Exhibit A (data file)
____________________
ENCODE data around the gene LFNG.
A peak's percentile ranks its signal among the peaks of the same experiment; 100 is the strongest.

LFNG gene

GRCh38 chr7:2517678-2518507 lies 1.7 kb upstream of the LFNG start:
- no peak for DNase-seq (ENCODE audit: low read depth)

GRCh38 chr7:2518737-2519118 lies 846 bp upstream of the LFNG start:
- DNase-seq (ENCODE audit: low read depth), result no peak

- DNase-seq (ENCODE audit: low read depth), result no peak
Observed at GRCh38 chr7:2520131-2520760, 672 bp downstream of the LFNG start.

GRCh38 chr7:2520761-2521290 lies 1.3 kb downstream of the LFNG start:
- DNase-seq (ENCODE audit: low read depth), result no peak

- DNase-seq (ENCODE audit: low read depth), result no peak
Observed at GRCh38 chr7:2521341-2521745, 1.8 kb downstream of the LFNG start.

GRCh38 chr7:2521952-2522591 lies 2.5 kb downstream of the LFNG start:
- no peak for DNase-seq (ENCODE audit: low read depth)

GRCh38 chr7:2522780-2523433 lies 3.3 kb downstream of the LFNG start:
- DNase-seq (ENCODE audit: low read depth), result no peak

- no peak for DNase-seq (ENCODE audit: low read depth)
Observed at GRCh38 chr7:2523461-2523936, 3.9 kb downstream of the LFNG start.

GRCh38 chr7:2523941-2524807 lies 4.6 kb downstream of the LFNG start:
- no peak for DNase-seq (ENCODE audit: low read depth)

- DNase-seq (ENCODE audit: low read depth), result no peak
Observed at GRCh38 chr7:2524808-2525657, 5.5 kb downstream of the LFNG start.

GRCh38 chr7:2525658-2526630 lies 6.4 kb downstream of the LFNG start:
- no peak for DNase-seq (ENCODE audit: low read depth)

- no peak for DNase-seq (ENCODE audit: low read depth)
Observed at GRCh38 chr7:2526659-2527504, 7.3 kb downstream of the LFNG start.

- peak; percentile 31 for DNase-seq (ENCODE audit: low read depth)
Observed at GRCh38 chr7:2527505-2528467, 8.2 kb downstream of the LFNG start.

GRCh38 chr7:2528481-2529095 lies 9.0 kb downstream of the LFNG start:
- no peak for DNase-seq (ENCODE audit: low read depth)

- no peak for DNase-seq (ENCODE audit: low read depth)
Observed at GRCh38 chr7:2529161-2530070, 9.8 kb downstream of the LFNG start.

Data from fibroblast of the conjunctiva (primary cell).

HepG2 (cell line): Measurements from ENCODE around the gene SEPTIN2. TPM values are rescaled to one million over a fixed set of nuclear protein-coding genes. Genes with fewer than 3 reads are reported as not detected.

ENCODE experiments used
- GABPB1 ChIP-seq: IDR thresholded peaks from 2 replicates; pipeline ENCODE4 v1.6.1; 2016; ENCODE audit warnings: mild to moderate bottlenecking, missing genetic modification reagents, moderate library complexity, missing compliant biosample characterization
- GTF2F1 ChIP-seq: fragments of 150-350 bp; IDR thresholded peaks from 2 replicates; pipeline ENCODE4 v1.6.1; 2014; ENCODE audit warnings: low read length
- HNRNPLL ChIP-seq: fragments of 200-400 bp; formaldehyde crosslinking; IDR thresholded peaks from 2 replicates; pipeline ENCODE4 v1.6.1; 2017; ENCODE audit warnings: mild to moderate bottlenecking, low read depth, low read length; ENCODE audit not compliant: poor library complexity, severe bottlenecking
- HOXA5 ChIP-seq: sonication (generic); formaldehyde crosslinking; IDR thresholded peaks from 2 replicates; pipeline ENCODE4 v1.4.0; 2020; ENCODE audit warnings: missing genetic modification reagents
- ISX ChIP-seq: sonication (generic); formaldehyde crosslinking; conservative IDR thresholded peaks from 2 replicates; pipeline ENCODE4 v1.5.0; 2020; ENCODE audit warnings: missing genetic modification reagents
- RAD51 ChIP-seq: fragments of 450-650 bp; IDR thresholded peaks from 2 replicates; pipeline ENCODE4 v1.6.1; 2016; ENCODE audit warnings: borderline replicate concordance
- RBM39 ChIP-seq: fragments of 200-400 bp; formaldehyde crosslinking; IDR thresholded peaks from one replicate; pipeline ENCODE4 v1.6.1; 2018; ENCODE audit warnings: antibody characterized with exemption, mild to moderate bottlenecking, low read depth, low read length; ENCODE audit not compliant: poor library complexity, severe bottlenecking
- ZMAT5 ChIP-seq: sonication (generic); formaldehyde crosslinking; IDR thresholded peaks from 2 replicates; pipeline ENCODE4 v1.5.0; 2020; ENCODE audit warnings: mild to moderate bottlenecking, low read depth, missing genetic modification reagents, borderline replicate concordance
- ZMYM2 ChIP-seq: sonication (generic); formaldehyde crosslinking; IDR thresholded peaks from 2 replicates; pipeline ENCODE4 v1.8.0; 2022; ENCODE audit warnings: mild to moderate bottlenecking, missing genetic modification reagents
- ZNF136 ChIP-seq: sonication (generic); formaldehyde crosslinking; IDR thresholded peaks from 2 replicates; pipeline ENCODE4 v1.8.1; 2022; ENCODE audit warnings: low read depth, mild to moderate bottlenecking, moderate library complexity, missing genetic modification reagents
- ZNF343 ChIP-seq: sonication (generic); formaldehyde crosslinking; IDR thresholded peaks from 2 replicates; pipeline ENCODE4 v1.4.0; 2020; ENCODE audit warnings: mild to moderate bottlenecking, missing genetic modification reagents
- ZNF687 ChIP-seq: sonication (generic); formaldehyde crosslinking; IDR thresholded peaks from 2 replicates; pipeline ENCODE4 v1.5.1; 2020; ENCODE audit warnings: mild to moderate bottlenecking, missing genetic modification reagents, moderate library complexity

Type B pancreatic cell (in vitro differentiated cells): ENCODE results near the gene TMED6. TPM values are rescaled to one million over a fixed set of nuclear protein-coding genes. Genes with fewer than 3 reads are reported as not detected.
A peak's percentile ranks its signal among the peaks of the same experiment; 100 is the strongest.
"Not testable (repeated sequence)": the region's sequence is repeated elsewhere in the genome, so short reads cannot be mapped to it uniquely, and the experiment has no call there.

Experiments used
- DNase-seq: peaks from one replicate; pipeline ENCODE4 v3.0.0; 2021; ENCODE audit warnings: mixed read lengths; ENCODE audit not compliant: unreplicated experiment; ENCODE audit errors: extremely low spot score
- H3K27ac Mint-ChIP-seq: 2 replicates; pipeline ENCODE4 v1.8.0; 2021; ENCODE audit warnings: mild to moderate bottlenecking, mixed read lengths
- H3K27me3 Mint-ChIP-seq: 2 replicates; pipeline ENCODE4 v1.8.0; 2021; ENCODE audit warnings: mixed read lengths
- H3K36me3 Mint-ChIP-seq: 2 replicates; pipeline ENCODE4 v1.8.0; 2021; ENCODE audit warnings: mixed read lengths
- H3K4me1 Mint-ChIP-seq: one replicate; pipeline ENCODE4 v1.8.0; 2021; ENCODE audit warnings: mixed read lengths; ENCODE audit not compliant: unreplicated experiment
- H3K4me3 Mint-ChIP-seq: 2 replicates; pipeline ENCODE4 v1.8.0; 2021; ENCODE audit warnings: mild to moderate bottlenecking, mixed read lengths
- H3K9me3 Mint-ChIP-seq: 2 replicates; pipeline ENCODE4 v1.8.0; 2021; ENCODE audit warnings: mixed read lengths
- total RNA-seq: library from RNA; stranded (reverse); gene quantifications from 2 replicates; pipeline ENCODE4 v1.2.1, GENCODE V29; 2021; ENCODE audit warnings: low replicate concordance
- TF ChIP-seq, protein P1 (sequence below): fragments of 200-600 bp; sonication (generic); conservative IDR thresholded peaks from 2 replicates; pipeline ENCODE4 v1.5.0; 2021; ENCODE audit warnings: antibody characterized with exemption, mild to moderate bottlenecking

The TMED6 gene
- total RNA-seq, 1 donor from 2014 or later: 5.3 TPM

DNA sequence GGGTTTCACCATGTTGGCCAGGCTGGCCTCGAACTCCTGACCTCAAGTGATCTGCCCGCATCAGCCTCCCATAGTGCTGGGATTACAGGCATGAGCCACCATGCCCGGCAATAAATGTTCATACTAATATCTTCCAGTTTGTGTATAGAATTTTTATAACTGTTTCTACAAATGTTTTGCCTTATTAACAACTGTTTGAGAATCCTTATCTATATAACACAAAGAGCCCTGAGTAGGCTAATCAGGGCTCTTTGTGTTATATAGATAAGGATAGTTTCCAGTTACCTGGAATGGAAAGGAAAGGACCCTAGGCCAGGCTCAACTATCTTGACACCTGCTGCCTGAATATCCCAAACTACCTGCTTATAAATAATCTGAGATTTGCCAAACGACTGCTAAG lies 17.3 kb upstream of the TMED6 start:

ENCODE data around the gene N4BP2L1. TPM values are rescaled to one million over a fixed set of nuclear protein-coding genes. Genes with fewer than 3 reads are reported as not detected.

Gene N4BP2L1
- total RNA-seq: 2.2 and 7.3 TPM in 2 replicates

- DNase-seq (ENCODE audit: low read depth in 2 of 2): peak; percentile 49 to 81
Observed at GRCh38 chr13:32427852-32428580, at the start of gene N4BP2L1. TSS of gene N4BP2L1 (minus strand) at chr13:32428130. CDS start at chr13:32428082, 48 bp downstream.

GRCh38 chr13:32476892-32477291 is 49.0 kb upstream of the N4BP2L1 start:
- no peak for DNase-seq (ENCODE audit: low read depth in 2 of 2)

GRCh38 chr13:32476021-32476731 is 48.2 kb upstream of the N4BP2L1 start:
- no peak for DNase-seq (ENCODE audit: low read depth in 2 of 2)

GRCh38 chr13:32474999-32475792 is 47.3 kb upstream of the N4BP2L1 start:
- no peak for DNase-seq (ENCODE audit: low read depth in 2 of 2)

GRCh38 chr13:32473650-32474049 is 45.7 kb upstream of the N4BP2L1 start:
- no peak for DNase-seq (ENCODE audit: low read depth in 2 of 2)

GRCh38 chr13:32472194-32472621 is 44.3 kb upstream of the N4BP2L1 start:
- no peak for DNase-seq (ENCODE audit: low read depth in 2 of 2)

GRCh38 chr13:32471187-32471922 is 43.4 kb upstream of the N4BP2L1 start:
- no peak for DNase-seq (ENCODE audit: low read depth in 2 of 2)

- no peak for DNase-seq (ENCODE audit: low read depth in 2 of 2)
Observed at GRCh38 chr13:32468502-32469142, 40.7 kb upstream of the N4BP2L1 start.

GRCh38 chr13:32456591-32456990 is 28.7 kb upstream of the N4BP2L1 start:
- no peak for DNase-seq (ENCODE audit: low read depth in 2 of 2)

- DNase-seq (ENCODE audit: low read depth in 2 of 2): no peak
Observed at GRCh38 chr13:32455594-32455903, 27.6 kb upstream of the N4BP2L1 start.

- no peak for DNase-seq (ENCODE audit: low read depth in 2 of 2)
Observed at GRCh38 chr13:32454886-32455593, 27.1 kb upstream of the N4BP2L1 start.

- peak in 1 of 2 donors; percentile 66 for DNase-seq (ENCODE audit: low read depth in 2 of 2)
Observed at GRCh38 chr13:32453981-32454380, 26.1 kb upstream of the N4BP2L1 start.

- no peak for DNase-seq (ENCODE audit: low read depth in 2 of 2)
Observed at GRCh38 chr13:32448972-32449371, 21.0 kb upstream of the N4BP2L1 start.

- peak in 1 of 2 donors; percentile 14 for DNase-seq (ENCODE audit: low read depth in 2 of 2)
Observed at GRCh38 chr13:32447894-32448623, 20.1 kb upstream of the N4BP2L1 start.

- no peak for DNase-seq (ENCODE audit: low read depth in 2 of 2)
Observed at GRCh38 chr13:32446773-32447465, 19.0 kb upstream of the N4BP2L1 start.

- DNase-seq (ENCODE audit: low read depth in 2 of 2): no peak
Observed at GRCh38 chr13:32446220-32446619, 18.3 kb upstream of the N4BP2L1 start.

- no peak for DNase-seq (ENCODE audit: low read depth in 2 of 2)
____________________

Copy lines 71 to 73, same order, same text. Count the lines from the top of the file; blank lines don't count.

- no peak for DNase-seq (ENCODE audit: low read depth in 2 of 2)

GRCh38 chr13:32476021-32476731 is 48.2 kb upstream of the N4BP2L1 start:
- no peak for DNase-seq (ENCODE audit: low read depth in 2 of 2)